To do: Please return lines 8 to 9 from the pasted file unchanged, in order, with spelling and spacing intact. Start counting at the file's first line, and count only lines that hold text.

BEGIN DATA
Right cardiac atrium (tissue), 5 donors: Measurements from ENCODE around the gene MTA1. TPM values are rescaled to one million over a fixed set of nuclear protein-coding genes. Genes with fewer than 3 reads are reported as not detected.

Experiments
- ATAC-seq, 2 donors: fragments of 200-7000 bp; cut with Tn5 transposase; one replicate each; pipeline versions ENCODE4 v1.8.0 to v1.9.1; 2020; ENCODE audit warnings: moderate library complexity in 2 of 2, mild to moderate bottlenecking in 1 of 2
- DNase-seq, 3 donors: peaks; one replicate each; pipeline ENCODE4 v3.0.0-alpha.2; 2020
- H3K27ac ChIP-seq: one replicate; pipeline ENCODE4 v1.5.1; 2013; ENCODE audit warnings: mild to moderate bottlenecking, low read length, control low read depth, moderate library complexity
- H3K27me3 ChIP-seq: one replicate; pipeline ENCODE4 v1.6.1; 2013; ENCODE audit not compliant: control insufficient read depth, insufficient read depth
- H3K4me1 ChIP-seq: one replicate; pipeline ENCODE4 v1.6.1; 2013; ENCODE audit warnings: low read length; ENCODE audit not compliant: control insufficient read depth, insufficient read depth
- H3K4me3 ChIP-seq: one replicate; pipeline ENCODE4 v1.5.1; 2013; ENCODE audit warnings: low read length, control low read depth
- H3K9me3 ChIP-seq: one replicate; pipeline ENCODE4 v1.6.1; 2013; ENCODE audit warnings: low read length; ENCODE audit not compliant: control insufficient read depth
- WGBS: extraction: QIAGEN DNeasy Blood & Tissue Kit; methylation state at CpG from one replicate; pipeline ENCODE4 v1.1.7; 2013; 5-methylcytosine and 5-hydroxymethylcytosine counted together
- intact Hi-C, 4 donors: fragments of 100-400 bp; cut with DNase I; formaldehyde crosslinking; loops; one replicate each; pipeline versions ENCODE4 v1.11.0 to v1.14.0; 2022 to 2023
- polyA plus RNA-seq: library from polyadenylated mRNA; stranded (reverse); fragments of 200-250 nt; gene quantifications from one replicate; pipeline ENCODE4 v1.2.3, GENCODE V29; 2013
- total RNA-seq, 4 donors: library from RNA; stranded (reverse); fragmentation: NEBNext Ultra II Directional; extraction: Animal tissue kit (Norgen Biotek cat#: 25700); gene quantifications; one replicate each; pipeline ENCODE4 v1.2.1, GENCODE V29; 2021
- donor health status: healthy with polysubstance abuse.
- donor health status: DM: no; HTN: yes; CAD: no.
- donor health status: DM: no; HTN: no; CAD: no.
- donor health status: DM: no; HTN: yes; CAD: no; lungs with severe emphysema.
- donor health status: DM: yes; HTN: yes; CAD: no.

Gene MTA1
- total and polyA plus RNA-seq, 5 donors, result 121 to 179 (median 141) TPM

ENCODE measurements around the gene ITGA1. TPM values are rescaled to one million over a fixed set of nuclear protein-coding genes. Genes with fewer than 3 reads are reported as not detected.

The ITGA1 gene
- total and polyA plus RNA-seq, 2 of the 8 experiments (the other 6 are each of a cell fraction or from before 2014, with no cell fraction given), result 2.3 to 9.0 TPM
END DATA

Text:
- H3K4me3 ChIP-seq: one replicate; pipeline ENCODE4 v1.5.1; 2013; ENCODE audit warnings: low read length, control low read depth
- H3K9me3 ChIP-seq: one replicate; pipeline ENCODE4 v1.6.1; 2013; ENCODE audit warnings: low read length; ENCODE audit not compliant: control insufficient read depth